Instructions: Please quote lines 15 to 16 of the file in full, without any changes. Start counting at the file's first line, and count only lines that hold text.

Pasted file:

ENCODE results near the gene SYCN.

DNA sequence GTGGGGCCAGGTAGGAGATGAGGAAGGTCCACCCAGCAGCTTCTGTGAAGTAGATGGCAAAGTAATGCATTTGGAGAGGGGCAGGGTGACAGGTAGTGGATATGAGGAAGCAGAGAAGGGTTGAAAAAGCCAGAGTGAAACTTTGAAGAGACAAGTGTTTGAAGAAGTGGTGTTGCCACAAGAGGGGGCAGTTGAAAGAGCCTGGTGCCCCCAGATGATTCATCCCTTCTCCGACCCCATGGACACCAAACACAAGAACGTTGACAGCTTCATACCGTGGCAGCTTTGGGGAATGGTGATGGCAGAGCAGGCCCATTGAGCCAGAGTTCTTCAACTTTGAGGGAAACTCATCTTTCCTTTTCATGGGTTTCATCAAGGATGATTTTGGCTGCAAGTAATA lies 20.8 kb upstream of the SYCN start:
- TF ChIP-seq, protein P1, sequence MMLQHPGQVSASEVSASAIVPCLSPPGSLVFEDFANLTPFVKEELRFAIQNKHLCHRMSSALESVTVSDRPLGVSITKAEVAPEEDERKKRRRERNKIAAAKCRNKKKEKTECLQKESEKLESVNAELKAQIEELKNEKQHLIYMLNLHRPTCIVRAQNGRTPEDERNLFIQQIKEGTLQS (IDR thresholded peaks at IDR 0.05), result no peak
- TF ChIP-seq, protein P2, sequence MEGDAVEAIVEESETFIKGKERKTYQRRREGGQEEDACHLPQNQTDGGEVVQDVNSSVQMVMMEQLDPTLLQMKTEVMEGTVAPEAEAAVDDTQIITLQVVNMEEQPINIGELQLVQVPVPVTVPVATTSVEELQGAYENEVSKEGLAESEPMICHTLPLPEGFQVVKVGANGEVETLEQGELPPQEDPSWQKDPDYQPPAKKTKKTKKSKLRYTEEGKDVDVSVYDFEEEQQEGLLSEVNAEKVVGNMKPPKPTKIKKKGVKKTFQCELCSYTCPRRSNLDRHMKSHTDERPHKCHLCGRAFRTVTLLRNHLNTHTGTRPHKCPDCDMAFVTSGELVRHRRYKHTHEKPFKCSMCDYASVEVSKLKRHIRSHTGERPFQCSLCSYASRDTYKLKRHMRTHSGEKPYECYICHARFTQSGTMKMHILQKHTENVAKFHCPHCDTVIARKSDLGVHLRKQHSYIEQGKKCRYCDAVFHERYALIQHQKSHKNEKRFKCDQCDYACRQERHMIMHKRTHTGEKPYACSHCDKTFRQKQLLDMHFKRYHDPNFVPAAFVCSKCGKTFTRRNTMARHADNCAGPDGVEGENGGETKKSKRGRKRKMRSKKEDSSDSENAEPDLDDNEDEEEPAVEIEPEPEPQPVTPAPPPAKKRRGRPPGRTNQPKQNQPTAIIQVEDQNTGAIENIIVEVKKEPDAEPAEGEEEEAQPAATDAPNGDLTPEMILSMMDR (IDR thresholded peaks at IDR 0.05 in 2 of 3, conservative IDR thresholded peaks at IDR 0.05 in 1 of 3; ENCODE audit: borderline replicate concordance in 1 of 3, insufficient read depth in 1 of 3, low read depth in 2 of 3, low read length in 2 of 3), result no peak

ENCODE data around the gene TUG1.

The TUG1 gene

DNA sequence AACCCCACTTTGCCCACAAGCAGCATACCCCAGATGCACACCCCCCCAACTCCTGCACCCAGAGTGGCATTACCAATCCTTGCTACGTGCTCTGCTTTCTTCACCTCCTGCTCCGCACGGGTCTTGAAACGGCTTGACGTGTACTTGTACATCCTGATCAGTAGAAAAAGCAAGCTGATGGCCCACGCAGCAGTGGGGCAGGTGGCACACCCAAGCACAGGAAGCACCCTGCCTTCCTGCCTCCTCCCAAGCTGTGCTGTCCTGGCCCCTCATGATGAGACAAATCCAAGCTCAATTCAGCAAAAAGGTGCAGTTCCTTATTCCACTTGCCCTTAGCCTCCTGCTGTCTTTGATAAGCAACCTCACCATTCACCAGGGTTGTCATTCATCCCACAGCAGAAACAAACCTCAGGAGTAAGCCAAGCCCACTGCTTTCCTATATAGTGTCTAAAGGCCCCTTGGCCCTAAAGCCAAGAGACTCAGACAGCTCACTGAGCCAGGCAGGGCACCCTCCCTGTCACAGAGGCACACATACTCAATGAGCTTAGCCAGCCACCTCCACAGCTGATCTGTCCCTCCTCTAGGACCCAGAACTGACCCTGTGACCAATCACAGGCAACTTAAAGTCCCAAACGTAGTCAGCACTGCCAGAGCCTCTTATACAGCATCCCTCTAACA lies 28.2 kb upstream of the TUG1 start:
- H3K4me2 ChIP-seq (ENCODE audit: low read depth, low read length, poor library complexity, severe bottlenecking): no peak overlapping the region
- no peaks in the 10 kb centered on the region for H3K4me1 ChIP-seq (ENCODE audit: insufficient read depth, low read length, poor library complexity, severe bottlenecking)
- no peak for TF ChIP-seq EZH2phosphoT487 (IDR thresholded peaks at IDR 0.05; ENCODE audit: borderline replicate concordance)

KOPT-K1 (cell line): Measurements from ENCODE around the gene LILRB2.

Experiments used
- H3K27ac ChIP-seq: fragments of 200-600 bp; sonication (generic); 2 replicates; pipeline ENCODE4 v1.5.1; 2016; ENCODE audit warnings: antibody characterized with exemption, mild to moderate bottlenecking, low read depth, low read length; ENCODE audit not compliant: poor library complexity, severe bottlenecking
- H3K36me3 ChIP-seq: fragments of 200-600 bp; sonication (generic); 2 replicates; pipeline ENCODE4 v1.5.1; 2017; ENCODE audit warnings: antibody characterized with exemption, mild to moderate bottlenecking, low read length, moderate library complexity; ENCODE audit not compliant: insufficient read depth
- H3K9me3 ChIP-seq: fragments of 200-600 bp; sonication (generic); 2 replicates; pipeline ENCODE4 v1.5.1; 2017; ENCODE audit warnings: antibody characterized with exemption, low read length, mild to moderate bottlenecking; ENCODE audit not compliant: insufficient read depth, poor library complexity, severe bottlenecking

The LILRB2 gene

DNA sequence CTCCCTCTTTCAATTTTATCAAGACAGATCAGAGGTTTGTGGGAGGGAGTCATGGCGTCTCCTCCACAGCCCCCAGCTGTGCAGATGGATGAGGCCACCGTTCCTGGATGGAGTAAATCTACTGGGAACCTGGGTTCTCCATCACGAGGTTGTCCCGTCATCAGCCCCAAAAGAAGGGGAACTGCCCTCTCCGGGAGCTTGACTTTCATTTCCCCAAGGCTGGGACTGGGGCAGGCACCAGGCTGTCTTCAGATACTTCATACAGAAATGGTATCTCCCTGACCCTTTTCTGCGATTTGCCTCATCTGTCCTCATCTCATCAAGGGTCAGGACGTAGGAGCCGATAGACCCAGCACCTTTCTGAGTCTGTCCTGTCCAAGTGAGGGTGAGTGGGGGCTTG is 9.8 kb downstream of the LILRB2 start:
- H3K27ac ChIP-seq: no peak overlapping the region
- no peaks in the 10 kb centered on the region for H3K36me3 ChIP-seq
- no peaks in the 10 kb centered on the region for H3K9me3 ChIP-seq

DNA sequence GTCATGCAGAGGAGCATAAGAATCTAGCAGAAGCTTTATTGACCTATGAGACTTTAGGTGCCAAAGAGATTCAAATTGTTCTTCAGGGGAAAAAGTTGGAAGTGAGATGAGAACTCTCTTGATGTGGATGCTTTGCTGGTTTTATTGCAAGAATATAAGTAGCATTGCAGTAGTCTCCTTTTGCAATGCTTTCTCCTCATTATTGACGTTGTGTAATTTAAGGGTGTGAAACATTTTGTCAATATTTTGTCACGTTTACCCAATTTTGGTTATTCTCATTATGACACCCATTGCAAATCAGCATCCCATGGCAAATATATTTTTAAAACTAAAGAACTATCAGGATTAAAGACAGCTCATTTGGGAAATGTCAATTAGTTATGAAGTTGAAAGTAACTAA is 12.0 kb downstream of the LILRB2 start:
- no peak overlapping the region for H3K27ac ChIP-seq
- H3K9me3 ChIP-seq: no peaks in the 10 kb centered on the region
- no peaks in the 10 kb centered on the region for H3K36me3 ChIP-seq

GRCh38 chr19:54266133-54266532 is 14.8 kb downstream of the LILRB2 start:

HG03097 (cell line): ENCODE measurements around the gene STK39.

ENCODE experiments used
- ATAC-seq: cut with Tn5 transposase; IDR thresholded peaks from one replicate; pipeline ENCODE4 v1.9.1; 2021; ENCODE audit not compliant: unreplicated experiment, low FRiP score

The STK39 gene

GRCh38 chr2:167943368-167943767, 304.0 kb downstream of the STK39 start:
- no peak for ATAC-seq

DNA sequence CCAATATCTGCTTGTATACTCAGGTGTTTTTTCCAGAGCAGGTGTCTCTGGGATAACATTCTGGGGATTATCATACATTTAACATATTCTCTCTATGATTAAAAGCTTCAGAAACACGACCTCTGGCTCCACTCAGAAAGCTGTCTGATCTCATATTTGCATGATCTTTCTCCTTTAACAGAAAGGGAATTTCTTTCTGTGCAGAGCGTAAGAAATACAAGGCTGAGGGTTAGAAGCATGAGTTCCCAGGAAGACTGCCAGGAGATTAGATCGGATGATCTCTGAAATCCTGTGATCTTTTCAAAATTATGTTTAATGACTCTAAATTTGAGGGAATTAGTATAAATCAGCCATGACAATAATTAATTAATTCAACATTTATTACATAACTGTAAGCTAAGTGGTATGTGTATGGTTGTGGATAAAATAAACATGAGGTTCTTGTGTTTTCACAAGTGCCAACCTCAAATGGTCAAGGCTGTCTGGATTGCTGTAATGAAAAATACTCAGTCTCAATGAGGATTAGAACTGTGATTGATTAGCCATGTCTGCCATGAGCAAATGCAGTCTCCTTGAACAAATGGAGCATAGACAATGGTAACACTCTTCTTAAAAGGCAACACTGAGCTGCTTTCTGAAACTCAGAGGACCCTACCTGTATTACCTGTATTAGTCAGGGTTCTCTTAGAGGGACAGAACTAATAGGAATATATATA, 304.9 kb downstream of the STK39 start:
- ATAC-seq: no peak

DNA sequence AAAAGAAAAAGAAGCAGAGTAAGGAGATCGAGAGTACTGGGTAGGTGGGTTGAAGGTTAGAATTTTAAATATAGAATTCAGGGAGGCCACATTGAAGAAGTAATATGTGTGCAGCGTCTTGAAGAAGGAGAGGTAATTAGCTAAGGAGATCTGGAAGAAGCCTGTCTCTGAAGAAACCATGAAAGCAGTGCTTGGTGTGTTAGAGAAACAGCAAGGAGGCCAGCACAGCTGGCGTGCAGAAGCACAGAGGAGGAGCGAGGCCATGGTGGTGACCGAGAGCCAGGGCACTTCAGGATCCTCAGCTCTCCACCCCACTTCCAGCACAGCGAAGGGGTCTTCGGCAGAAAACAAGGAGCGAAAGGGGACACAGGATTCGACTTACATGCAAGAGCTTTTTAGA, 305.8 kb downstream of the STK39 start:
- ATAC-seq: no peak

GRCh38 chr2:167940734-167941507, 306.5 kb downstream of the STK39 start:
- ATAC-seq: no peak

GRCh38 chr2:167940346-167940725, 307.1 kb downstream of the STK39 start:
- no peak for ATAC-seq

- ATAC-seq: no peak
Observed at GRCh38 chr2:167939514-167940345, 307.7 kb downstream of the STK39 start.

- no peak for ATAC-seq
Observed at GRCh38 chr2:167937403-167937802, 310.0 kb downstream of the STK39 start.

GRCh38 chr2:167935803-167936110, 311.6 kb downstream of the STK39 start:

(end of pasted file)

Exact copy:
- H3K9me3 ChIP-seq: fragments of 200-600 bp; sonication (generic); 2 replicates; pipeline ENCODE4 v1.5.1; 2017; ENCODE audit warnings: antibody characterized with exemption, low read length, mild to moderate bottlenecking; ENCODE audit not compliant: insufficient read depth, poor library complexity, severe bottlenecking

The LILRB2 gene